o2.name,       -- SomeProperty20 - varchar(100)
         o2.name,       -- SomeProperty21 - varchar(100)
         o2.name,       -- SomeProperty22 - varchar(100)
         o2.name,       -- SomeProperty23 - varchar(100)
         o2.name,       -- SomeProperty24 - varchar(100)
         o2.name,       -- SomeProperty25 - varchar(100)
         o2.name,       -- SomeProperty26 - varchar(100)
         o2.name,       -- SomeProperty27 - varchar(100)
         o2.name,       -- SomeProperty28 - varchar(100)
         o2.name,       -- SomeProperty29 - varchar(100)
         o2.name,       -- SomeProperty30 - varchar(100)
         o2.name,       -- SomeProperty31 - varchar(100)
         o2.name,       -- SomeProperty32 - varchar(100)
         o2.name,       -- SomeProperty33 - varchar(100)
         o2.name,       -- SomeProperty34 - varchar(100)
         o2.name,       -- SomeProperty35 - varchar(100)
         o2.name,       -- SomeProperty36 - varchar(100)
         o2.name,       -- SomeProperty37 - varchar(100)
         o2.name,       -- SomeProperty38 - varchar(100)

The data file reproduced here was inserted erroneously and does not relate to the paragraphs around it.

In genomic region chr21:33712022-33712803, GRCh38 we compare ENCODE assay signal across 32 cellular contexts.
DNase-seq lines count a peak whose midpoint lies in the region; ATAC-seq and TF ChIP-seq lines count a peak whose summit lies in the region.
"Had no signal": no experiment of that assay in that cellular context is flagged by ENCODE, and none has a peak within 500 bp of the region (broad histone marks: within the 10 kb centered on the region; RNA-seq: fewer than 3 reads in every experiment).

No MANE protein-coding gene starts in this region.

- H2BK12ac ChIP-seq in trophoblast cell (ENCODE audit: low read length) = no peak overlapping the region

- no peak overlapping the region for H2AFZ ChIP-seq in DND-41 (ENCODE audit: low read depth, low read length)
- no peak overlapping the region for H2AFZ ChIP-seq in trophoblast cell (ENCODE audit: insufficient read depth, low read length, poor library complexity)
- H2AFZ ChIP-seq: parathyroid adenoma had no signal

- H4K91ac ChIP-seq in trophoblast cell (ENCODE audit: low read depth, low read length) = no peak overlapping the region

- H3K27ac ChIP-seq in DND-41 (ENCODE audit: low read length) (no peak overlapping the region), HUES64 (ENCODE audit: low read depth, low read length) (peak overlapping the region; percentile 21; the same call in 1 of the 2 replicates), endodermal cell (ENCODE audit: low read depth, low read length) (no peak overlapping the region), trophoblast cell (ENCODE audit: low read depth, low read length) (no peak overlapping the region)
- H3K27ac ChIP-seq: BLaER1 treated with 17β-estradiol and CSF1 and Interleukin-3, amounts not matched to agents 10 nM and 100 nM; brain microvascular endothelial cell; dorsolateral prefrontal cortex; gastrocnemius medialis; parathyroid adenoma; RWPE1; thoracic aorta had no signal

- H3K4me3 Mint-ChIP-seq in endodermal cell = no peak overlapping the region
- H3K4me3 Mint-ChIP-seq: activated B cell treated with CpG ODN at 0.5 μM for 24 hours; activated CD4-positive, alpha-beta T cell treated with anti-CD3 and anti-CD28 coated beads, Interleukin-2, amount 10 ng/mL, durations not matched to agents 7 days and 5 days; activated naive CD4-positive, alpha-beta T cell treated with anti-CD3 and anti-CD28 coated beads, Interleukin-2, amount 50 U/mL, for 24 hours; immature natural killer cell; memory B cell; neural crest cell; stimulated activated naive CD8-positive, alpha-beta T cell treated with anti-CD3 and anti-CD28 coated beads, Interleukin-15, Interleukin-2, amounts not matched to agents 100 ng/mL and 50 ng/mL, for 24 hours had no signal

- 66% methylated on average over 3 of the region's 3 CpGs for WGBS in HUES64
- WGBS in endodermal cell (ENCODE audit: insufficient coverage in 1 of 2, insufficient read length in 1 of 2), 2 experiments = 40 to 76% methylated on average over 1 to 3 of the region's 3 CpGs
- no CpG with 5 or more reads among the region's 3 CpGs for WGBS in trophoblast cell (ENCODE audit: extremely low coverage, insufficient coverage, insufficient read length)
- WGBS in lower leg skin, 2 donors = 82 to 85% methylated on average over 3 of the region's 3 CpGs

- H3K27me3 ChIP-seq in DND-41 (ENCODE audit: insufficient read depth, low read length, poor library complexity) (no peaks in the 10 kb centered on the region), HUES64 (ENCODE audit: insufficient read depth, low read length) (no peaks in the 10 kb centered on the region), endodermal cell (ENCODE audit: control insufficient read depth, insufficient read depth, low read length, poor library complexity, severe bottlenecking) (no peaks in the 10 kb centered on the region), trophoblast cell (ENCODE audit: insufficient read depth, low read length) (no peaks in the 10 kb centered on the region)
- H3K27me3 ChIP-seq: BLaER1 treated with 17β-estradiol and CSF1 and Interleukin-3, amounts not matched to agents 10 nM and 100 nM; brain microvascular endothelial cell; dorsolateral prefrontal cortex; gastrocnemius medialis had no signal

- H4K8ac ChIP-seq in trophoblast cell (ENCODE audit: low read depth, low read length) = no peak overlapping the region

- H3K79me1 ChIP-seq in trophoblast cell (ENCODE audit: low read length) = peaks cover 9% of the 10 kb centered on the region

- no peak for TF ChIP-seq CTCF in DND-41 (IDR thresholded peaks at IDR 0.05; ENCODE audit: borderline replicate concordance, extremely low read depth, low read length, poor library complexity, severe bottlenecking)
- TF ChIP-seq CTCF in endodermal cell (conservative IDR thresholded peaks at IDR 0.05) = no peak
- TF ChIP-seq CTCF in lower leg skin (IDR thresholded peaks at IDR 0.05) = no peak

o2.name,       -- SomeProperty39 - varchar(100)
         o2.name        -- SomeProperty40 - varchar(100)
    FROM sys.objects AS o
    CROSS JOIN sys.objects AS o2
 
    SET @i += 1
END

These dummy cities create statistics that tells SQL Server that if a client wants to get only one city it is better to use a seek in the index for the row id and then make a lookup for the rest of data.

The execution plan for both steps 7 and 8 will now look like this.

Final SQL Server Query Plan

What If a Table Has More Than One Foreign Key?

Yes, this is another issue we met which we solved. Please, let me know if you are interested in how we did it.

Next Steps


Last Updated: 2017-10-30